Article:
* Libertadores Cup champions to play behind closed doors
* Flares a common sight in South American stadiums
By Andrew Downie
Feb 22 (Reuters) - Libertadores Cup champions Corinthians will play their upcoming home matches in the tournament behind closed doors after fans were accused of killing a young Bolivian supporter with a thrown flare, Brazilian media reported late on Thursday.
Bolivian police charged 12 fans with homicide after the 14-year-old was killed during San Jose's 1-1 home draw against the Brazilian side in Oruro on Wednesday, media from both countries reported.
The move was temporary until the South American Football Confederation, Conmebol, could make a definitive ruling on the case, ESPN Brasil, O Globo and the Folha de S. Paulo newspaper reported, citing a statement from the authority.
The Conmebol website was down, and the announcement could not be immediately verified. An employee at the confederation's headquarters in Paraguay said nobody was available at that time of night to answer Reuters' queries.
The decision would be a major blow to Corinthians, the Sao Paulo club that won the Libertadores Cup for the first time last July before beating Chelsea to win the World Club Cup in December.
The ban means their famously passionate fans will be excluded from next Wednesday's home game against Colombian side Millonarios and subsequent home matches against Tijuana (Mexico) and San Jose.
Corinthians had already boasted of selling 83,500 tickets for the three games.
The Libertadores Cup - South America's equivalent of the European Champions League - is the biggest club tournament in Latin American soccer.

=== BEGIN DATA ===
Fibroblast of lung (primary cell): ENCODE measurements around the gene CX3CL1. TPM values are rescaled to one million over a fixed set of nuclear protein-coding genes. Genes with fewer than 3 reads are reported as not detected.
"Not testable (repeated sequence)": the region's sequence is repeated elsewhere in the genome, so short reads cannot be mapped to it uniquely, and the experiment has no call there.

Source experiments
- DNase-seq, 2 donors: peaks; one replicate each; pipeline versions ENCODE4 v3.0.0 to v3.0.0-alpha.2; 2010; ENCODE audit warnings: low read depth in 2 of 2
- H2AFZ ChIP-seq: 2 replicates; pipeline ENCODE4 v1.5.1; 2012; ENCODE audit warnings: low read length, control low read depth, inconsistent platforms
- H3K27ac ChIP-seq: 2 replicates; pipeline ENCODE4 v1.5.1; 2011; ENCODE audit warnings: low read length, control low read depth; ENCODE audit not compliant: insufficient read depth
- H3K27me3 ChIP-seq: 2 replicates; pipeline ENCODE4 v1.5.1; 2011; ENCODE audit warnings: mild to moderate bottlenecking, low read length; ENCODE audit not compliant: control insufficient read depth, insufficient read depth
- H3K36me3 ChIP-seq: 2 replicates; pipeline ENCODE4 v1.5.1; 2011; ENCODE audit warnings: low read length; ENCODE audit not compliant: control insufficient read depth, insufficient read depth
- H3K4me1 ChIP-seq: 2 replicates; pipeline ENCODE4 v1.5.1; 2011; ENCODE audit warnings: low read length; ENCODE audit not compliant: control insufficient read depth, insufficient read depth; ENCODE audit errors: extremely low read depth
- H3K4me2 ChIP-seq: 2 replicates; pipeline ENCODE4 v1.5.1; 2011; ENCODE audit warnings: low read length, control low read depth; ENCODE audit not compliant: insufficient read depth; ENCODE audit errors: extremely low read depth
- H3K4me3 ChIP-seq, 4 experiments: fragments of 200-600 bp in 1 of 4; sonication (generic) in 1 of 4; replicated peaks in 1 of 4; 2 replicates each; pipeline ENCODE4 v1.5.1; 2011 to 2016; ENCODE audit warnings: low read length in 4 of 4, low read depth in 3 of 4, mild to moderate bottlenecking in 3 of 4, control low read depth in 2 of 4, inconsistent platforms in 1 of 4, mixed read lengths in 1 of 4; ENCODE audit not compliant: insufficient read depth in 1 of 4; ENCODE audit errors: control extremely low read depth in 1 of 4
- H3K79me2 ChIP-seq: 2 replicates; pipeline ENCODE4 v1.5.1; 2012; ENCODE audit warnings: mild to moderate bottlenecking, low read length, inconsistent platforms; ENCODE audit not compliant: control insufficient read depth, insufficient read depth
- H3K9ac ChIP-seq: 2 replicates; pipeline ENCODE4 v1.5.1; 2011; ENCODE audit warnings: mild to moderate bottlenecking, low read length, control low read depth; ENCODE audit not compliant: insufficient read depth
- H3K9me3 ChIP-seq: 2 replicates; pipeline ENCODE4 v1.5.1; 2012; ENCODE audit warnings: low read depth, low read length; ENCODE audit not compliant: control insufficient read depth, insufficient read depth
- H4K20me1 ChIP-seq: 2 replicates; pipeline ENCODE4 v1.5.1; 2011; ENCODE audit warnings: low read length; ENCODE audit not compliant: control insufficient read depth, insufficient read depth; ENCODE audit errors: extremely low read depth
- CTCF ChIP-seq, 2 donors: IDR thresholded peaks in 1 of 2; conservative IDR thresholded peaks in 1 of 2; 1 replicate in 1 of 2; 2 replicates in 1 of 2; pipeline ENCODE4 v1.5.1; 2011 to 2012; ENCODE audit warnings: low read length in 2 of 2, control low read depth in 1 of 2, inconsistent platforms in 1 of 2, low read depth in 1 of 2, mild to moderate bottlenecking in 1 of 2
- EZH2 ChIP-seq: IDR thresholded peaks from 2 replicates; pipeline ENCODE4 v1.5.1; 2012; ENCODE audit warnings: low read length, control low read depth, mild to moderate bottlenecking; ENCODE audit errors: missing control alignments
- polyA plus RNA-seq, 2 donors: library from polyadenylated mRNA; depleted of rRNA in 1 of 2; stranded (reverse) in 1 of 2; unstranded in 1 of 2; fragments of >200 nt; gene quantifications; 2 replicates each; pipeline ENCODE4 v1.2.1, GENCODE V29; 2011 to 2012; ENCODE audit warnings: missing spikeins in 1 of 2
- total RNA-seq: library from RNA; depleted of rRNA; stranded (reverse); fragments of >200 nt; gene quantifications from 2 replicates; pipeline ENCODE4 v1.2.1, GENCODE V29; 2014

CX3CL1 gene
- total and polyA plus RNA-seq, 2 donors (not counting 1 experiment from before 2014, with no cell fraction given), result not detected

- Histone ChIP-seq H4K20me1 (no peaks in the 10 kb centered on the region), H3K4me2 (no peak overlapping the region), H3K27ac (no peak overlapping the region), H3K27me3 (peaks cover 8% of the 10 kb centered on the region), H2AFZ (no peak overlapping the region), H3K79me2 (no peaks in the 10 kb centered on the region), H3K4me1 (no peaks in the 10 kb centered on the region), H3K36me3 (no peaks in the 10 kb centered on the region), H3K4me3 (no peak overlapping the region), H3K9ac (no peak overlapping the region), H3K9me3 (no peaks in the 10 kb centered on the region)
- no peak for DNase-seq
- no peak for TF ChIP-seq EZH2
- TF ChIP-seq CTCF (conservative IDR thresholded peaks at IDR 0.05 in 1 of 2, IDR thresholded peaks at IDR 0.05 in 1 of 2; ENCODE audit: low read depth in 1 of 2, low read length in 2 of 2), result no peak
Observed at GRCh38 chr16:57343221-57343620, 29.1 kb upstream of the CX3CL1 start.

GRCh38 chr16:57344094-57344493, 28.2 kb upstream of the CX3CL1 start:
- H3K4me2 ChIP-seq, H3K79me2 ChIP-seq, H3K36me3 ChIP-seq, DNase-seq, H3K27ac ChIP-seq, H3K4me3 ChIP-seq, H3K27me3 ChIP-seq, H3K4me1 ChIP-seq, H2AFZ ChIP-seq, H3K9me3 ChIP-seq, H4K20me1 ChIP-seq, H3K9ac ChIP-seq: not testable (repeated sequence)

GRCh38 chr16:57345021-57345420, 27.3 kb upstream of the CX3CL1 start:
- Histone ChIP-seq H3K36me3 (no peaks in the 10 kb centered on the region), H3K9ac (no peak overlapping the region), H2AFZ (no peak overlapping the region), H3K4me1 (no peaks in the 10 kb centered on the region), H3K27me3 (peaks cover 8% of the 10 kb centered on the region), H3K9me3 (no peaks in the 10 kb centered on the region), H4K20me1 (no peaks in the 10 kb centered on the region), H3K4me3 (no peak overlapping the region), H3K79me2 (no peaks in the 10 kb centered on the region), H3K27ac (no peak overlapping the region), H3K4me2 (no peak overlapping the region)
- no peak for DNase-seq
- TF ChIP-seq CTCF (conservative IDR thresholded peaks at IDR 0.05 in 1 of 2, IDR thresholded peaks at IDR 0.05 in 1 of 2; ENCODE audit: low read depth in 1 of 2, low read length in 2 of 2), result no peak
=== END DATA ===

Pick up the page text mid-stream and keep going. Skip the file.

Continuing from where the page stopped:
The Brazilians were playing their first match in the defence of the trophy on Wednesday when the incident occurred early in the match.
The game continued and the teams played out a 1-1 draw at the Jesus Bermudez stadium in Oruro, a mining city 3,700 metres above sea level.
The boy was identified as San Jose supporter Kevin Beltran, and angry Bolivians in the crowd chanted "murderers" at Corinthians fans, Brazil's Globo said on its website (www.globoesporte.globo.com).
"I would exchange my world title for the boy's life," a visibly upset Corinthians coach Tite told reporters.
The club declared a week of mourning and said players would wear black armbands for their next two matches.
Local media said the remnants of the flare did not correspond to the kind seen in Bolivia, where ardent soccer supporters or demonstrators use carton fireworks with no plastic parts, suggesting it may have been brought into the country.
It was not the first death from a flare at a soccer match with at least two previous incidents taking place in Barcelona and Buenos Aires.
Guillem Lazaro, a 13-year-old Spanish boy, was killed in March 1992 by a flare that hit him in the chest at Espanyol's old Sarria stadium in Barcelona on his first visit to a match.
In August 1983, Argentine Racing Club fan Roberto Basile, who was 26, was hit in the throat and killed by a flare shot horizontally the length of the pitch at Boca Juniors' La Bombonera.
Boca fans launched three flares from the home terraces behind one of the goals at the same time. One landed on the pitch, another flew out of the stadium and the third hit Basile on the visiting fans' terraces.
Fans regularly take flares into matches in South America, sneaking them in past lax security checks.
Brazilians fans and media roundly condemned the incident on Thursday but they also stressed it was not out of keeping with the often riotous surroundings in which South American games are played.
Fans routinely make noise outside visiting side's hotels to keep them awake before matches and sometimes team buses are stoned.
Police shields are often used to protect players from missiles and fluids thrown by crowds at corners and throw ins.
Referees and other officials are also targeted. (Additional reporting by Pedro Fonseca in Rio de Janeiro, Carlos Quiroga in La Paz and Daniela Desantis in Asuncion; Editing by John O'Brien)